Chris de Beer – National Zoological Gardens

Let’s face it, the aim of most keepers is to be able to breed the Sungazer in captivity on a regular basis. For the majority, this feat has proved illusive. I hope with the exchange of information via this site this can become a more common occurrence in both zoos and private collections round the world.

For those individuals who have had success in breeding, correct conditioning of both males and females seems to be the single most important factor. After the winter period of inactivity, sexually mature males will develop viable sperm upon the onset of warmer weather. The increased daylight and large volume of rainfall during the spring and summer months seems to trigger the males into breeding. Females give birth to between 1 and 3 live young during the months of January – April. I have it on good authority that one exceptional female actually produced 5 young!! Research on wild populations would indicate that breeding takes place only every 2 – 3 years. The ability to lay down enough fat resource during the period of activity seems to determine whether the female will be physically able to reproduce the following season. Another possible reason for this low reproductive rate is that as a group-living lizard, survival rate is most likely greater than other non-communal living species and thus far greater resources can be invested into fewer young as neonates need not disperse to fend for themselves. Sungazers are ovoviviparous ( produce live young ) and produce young measuring between 11 – 15 centimetres (4.3 – 5.9 inches). Thankfully for the females, the young are born with soft spines that harden as they get older. Youngsters will remain under the protection of their mother and within the safety of her burrow for several months. Young animals have often been observed, both in the wild and in captivity, hitching a ride on the back of their mothers. It is not known for sure why they do this but what better place to soak up the sun or to avoid predation than on the back of your armour plated parent? Care must be taken as males have been known to cannibalise on youngsters, even their own!!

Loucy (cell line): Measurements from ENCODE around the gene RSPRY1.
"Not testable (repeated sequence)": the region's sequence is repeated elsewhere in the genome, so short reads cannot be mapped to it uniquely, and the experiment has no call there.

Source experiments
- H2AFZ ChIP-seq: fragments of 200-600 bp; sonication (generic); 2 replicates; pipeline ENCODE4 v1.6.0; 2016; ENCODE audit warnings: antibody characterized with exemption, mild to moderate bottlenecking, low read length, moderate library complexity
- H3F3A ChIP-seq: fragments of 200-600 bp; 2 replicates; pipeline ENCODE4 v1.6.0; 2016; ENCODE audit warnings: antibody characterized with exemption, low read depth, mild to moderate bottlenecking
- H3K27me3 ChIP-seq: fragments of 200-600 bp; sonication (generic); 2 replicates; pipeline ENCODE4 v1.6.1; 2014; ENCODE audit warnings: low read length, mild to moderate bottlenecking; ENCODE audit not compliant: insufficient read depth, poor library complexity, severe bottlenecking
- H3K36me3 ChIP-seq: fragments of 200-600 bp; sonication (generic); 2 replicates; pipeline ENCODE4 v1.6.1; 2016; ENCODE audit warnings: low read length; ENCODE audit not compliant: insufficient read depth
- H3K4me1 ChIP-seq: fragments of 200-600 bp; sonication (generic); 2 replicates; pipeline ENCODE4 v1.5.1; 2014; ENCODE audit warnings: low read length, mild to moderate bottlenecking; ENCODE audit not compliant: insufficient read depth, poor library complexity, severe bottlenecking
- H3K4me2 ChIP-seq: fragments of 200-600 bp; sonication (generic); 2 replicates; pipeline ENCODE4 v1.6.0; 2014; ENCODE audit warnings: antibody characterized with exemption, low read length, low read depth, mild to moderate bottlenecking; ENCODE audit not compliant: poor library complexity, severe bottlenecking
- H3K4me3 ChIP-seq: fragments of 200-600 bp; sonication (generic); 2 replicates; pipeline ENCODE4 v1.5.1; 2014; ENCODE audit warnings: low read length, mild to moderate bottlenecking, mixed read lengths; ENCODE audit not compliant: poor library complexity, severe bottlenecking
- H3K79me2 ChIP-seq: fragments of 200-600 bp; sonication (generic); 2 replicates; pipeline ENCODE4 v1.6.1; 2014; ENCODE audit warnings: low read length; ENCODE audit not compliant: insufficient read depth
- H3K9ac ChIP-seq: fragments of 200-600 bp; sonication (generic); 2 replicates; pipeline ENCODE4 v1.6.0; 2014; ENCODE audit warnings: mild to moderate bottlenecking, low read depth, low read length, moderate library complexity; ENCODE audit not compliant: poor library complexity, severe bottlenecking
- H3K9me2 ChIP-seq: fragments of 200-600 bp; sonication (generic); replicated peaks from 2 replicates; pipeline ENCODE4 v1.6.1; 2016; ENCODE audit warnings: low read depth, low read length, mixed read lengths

At the moment, I am unable to recreate the colony type environment this species would be used too, in an effort to redress this issue I have set up small mirrors in my lizards enclosures to give the impression that there are many ’other’ lizards in the area.

Male Sungazers are unique among other males of the Cordylid family in that they have enlarged scales on their forelimbs. In keeping with many other species, the male Sungazer also has larger femoral pores on the hind legs when compared to those of the female. Males may also secrete a waxy substance from their vent area. Otherwise males and females are similar in appearance both in terms of size and colour.

Adult Male – note the raised pores on the elbows.
Adult Female – note the absence of raise pores.
Adult Male and Female Side by Side.

 

 

 

 

 

 

 

 

Sungazers do not enter into elaborate mating rituals nor is there much fighting amongst colony members during the breeding season. The most likely reason for this lack of ‘show’ is that as Sungazers are, for the most part, tied to their burrow. Drawing the attention of predators as to your permanent whereabouts would be considered highly counter productive.

As stated by the late, Bert Langerwerf it would be a shame if Sungazers were widely available at a time when little was known on their captive requirements or reproductive stimuli. Now as we are beginning to understand their requirements, the species becomes virtually unobtainable. I would suggest a two pronged action plan for the long-term future of this species, firstly and most important is to halt the destruction of the native South African habitat in which these animals depend and second to increase the success rate of captive breeding programmes with the potential, if need be, for reintroduction. I am aware that this is both a difficult and controversial subject.